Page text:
Anyone can file a nursing complaint, from patients and colleagues to members of the public. Such complaints are taken very seriously, given the health and well-being of others may be at risk in the hands of a negligent healthcare provider.
When the nursing board receives a complaint pointing to a possible violation of nursing rules and regulations, it will conduct investigations to ascertain the allegations. You may be asked to respond or provide further information as part of the investigation.
You could face a raft of penalties depending on the outcome of the investigations or other legal proceedings. A terrifying prospect is having your nursing license permanently revoked. Therefore, it helps to understand what you need to do if you have received a summons or are under investigation by the board.
1. Be cooperative (but do not make unnecessary statements)
It is advisable to respond to a nursing board inquiry. A default judgment may be entered if you ignore the board’s request to appear before it or give further information about the complaint in question.
That said, you should be careful with your words. Do not give more information than is necessary since you may provide incriminating statements.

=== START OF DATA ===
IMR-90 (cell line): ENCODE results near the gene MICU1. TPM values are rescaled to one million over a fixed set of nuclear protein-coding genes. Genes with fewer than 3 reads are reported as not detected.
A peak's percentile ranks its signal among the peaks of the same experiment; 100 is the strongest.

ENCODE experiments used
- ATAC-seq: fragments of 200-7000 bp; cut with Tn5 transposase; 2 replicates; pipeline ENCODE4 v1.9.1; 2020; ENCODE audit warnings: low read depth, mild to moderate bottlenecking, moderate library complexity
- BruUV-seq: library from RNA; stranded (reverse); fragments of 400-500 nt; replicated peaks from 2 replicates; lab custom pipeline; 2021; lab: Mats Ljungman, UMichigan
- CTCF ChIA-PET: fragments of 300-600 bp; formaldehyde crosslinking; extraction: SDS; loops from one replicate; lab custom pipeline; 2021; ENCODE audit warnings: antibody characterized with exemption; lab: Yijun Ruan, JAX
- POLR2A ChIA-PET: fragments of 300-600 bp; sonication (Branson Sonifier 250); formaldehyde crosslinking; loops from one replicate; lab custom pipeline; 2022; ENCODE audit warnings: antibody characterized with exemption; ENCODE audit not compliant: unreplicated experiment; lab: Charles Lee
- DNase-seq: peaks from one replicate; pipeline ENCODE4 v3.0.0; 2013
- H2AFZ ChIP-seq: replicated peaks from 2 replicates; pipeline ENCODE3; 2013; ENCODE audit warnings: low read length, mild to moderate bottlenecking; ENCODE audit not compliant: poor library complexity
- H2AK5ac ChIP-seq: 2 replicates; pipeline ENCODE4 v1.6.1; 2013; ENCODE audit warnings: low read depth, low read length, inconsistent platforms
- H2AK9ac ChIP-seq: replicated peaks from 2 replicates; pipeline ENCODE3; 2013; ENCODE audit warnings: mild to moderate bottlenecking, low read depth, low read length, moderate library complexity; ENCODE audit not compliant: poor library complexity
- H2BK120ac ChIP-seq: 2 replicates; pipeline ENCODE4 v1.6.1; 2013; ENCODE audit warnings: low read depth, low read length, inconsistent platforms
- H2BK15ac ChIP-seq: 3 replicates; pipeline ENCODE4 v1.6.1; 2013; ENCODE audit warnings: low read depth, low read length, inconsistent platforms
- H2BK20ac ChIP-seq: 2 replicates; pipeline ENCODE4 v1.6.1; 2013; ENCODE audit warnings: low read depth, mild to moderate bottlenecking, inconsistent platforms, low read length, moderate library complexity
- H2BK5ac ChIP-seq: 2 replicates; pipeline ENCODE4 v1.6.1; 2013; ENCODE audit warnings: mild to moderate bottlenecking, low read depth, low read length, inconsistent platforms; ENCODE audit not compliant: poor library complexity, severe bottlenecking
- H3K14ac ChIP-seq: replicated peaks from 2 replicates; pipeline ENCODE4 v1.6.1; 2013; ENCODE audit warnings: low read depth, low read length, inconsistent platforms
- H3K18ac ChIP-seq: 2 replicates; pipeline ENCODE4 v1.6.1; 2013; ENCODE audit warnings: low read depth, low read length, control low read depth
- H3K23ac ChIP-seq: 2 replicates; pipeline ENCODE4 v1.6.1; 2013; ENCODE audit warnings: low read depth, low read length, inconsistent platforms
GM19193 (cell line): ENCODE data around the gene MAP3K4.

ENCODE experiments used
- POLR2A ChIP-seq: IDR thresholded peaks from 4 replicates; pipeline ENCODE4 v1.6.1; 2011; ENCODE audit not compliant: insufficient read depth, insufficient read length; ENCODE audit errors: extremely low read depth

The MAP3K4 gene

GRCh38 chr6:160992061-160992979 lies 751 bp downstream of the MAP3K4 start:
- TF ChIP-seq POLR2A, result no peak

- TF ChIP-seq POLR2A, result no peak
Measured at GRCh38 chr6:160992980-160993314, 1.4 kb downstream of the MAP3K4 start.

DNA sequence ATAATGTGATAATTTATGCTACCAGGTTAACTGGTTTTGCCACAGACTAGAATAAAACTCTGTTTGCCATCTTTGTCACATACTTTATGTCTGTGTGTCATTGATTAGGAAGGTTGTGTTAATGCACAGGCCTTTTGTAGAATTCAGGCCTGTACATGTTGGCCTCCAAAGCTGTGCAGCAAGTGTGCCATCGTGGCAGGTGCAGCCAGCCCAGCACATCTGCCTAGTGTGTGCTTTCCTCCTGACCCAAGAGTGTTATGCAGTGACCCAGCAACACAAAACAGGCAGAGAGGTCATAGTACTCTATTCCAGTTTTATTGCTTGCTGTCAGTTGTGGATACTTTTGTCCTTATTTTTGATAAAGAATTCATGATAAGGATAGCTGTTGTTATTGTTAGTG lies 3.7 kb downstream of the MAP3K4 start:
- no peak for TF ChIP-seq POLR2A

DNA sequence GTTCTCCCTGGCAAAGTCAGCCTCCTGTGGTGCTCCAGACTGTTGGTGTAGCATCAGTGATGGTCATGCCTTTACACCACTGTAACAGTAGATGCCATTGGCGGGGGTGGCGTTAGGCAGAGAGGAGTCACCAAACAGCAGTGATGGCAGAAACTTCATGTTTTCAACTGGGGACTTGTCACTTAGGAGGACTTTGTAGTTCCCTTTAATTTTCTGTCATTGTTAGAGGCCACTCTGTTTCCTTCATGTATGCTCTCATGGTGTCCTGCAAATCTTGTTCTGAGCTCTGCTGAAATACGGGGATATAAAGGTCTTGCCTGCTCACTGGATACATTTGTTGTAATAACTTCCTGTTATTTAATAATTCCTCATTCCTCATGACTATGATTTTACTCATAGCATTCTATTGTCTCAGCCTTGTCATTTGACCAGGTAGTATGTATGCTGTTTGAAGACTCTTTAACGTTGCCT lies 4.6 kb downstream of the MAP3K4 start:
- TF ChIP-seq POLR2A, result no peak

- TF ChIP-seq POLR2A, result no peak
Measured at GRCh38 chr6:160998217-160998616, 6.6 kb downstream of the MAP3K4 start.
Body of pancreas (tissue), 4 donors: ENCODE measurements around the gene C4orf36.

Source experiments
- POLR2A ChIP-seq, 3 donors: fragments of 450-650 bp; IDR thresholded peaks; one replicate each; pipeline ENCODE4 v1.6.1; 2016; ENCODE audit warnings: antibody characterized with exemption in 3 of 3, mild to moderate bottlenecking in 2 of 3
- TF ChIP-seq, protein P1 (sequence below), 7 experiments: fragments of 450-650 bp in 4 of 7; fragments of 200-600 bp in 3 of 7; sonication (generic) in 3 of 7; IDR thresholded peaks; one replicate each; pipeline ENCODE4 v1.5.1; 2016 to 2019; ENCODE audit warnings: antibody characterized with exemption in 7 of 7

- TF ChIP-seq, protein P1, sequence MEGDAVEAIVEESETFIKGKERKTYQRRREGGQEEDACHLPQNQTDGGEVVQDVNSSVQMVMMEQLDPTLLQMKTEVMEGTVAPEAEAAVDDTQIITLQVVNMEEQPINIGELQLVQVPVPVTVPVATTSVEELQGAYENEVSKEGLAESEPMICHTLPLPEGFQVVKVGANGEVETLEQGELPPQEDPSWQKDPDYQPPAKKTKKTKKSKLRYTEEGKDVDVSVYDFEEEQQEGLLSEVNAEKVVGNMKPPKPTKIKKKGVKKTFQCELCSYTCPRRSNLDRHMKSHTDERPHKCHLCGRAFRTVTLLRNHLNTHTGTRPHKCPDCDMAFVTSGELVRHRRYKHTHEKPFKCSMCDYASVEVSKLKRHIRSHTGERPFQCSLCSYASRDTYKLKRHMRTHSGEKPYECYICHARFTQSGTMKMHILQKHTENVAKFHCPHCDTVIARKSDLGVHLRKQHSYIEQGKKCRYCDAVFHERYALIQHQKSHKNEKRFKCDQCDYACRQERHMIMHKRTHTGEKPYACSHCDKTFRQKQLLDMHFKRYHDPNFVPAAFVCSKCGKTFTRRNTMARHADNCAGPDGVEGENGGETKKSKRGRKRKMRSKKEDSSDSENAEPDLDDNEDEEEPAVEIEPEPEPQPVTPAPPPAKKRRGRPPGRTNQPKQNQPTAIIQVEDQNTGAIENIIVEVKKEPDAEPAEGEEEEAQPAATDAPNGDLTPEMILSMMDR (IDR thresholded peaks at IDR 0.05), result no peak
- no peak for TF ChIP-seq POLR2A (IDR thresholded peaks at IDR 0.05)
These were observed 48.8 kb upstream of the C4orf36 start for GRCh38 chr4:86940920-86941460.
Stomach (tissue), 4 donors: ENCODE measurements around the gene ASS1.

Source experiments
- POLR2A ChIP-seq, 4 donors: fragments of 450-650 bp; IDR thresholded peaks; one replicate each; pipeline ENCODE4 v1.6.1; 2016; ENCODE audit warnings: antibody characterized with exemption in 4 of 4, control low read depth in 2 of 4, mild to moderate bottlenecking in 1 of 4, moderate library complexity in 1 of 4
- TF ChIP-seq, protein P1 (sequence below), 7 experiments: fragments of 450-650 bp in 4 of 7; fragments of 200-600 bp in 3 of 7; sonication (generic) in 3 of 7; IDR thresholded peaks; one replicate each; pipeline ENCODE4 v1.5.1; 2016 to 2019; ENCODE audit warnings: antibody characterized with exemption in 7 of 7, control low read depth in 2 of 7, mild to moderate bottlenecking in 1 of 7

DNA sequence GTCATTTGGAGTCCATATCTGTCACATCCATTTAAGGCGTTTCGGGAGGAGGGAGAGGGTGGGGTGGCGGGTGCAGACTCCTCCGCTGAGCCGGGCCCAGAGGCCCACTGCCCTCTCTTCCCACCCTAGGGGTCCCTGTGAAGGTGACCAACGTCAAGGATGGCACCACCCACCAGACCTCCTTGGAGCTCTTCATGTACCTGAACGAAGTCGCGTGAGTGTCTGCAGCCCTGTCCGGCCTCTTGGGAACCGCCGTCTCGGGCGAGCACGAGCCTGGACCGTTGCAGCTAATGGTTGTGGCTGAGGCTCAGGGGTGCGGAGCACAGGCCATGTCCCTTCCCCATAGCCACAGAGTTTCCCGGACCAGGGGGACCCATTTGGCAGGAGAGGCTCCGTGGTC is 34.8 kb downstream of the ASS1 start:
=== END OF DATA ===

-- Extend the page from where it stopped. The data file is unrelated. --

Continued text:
2. Document everything as completely as possible
It is crucial to keep a record of all correspondence with the board and other material related to the nursing complaint against you. Given the high stakes, you cannot afford to misplace important paperwork or give inconsistent or inaccurate information.
3. Seek experienced legal guidance
Looking out for your rights and interests is crucial in the face of such grave allegations. As soon as you learn you are under investigation, it’s wisest to seek legal guidance — even before responding to any inquiries from investigators or the board.